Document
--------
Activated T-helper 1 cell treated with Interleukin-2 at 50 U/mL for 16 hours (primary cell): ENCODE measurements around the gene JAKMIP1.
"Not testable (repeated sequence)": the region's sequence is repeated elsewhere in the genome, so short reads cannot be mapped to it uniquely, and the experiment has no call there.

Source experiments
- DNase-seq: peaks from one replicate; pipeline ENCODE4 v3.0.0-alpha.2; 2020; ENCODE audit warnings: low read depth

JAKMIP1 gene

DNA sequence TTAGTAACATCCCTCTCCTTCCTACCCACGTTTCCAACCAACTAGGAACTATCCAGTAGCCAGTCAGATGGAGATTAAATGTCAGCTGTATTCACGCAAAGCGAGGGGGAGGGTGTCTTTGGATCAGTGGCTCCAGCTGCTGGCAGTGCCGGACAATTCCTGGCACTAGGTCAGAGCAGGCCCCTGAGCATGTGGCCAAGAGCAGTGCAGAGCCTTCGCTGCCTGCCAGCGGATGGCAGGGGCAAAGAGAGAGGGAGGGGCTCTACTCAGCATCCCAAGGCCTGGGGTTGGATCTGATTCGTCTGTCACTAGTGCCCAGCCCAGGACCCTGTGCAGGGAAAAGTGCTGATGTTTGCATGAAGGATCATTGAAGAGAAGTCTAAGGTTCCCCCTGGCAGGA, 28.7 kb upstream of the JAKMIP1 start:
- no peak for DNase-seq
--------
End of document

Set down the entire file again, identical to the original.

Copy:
Activated T-helper 1 cell treated with Interleukin-2 at 50 U/mL for 16 hours (primary cell): ENCODE measurements around the gene JAKMIP1.
"Not testable (repeated sequence)": the region's sequence is repeated elsewhere in the genome, so short reads cannot be mapped to it uniquely, and the experiment has no call there.

Source experiments
- DNase-seq: peaks from one replicate; pipeline ENCODE4 v3.0.0-alpha.2; 2020; ENCODE audit warnings: low read depth

JAKMIP1 gene

DNA sequence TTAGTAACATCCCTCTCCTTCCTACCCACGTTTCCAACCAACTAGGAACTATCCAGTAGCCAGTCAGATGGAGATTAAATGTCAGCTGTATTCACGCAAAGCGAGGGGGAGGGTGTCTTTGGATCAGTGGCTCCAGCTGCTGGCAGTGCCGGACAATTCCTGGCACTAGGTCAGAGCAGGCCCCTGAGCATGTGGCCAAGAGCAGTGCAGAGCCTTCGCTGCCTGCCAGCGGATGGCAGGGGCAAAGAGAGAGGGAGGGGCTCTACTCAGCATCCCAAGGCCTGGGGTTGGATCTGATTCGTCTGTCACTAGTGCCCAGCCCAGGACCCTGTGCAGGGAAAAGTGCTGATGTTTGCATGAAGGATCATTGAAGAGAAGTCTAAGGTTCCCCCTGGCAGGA, 28.7 kb upstream of the JAKMIP1 start:
- no peak for DNase-seq